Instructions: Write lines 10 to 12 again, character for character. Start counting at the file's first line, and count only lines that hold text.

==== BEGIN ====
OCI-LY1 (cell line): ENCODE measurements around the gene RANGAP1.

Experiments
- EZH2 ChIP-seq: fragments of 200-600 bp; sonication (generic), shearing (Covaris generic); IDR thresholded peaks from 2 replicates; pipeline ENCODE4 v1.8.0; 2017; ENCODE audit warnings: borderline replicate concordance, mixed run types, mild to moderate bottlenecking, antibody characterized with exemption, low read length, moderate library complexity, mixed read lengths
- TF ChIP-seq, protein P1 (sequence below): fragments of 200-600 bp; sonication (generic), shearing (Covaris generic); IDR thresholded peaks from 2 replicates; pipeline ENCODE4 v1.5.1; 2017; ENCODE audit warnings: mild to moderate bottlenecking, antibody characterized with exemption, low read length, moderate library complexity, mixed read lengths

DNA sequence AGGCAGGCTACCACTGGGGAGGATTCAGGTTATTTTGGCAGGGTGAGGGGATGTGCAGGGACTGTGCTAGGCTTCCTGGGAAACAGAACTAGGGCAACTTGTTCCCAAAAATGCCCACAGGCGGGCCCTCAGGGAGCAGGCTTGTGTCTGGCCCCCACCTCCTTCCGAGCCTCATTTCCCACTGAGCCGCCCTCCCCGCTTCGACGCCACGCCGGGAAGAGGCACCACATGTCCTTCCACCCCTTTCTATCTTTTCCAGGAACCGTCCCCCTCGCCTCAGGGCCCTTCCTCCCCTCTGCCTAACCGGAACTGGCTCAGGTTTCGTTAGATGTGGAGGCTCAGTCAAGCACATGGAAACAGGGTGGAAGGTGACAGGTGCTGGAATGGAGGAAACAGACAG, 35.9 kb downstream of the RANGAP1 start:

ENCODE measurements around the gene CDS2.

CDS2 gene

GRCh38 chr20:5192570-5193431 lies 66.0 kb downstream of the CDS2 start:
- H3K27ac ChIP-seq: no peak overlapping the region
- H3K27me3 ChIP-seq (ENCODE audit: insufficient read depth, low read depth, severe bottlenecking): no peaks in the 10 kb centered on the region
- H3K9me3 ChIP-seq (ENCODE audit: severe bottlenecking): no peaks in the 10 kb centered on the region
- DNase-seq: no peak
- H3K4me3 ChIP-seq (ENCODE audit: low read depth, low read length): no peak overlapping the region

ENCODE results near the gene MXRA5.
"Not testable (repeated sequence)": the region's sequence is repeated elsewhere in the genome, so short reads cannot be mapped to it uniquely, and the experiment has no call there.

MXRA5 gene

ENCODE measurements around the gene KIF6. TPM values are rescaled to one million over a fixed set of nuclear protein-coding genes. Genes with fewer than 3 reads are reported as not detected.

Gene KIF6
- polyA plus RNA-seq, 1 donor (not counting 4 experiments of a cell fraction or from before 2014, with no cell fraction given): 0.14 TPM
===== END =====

- H3K27me3 ChIP-seq (ENCODE audit: insufficient read depth, low read depth, severe bottlenecking): no peaks in the 10 kb centered on the region
- H3K9me3 ChIP-seq (ENCODE audit: severe bottlenecking): no peaks in the 10 kb centered on the region
- DNase-seq: no peak